Fútbol Más help the children of Kibera region forget about the hard conditions surrounding them if even for a split moment. They are introduced to team work, organizational skills, mentorship and most importantly having fun.
To learn more about the organization please follow their Facebook page Futbol Mas Kenya or visit http://www.futbolmas.org/pais-kenia/
Today was the day I was suppose to catch a ride with Lilli Molitor to the border of Namanga region, which splits Tanzania and Kenya apart. This is the area I ended my last walk. Our plan was to walk from the border to Nairobi via the A104 road but before we would leave our bags behind at my buddy Neil’s house. I met Neil the year before in Vilanculos, Mozambique during my journey. Once we met up with Neil he was prepping to climb Mt. Kenya with his friend Lucy, they had just an hour before they had to depart. They both asked if we’d be keen to join, after some back and forth talks with Lilli we decided to climb the mountain with them. That was probably the most last minute mountain climbing decision ever made. However the days ahead of us would tell us it was well worth it.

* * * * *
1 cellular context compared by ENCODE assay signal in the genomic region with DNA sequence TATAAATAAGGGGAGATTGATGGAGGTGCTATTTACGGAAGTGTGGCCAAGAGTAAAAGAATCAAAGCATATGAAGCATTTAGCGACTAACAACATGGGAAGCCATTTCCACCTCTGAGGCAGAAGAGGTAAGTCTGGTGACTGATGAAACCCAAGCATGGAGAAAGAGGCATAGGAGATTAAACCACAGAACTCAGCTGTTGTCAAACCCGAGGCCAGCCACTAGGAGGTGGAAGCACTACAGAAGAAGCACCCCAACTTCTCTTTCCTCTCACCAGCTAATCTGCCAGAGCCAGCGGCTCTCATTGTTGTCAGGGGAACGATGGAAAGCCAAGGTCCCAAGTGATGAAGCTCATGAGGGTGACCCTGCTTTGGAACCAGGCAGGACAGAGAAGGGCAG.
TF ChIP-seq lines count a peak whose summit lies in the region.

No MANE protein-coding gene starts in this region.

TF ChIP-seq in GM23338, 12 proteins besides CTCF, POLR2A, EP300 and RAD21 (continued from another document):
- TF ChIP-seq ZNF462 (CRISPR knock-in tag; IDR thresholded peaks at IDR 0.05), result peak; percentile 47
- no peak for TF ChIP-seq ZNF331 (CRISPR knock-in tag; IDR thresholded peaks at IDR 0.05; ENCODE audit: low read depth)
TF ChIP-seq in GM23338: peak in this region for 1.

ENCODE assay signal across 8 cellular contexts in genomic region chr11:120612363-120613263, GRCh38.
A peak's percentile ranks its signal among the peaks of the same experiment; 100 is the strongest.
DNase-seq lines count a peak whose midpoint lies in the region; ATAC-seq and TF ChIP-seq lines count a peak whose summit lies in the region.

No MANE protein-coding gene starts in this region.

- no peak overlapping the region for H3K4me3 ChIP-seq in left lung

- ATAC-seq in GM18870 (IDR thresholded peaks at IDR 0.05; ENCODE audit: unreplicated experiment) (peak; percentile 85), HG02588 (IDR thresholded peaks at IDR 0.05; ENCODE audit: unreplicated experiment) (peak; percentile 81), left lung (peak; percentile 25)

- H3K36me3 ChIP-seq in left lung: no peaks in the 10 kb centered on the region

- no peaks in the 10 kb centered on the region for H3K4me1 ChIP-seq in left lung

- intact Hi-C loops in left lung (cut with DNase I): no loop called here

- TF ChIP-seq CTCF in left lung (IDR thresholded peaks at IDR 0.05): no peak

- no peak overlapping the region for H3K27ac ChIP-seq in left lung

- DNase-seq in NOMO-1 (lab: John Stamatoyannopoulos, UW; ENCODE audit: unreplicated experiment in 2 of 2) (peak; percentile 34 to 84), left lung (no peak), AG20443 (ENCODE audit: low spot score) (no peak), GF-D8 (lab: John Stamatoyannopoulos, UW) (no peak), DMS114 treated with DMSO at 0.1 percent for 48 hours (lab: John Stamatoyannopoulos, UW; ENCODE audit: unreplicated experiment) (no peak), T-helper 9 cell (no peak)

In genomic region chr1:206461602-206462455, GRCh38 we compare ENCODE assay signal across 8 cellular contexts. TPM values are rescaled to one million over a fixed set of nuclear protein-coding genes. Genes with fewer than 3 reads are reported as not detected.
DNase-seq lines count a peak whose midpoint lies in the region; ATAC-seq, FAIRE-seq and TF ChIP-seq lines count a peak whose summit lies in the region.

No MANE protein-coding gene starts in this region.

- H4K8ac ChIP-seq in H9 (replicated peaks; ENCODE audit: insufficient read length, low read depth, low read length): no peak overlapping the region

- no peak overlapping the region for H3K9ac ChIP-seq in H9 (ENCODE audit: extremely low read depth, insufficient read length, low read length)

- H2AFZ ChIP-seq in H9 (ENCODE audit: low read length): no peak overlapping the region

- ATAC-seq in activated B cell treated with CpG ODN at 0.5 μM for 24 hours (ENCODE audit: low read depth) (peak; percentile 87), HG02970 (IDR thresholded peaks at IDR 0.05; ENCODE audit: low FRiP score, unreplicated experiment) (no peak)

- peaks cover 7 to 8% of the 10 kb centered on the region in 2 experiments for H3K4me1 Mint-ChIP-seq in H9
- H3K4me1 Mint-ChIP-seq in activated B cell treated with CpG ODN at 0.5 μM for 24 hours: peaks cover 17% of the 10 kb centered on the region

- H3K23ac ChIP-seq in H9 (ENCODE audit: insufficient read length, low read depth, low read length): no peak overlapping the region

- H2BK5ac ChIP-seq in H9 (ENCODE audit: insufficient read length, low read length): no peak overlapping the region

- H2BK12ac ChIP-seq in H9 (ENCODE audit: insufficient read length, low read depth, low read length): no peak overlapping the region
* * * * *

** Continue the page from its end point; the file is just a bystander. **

I’m 31 today and this time last year I celebrated my 30th birthday on a flight to South Africa. With no clue as to what to expect, I had only my faith in humanity and my 10 month long preparations for this 2 year journey. It is now year 1 and it has been a really tough road. I make it appear easy, believe me it is not. The shootings with rebel tribes in Mozambique, the arrests in South Africa, jailed in Malawi, threatened by elephants, hippos and snakes, nearly drowning trying to cross rivers or drowning in the middle of Lake Malawi. I desperately would like to be in a dark quiet room and do nothing for 1 more month.
It’s been hectic, pushing 30 to 50km per day to make up lost time in Nkhata Bay. Impossible to sleep anywhere without children, sometimes of the hundreds bombarding. You want to stay sane and smiling but the tiredness gets to you.
In each village (or random beach) I have to meet with the chief (the guy in the white shirt) and he decides whether I stay or not. Some of these people along this massive lake have never seen a foreigner, so for me to speak English with a black face is completely alien to them.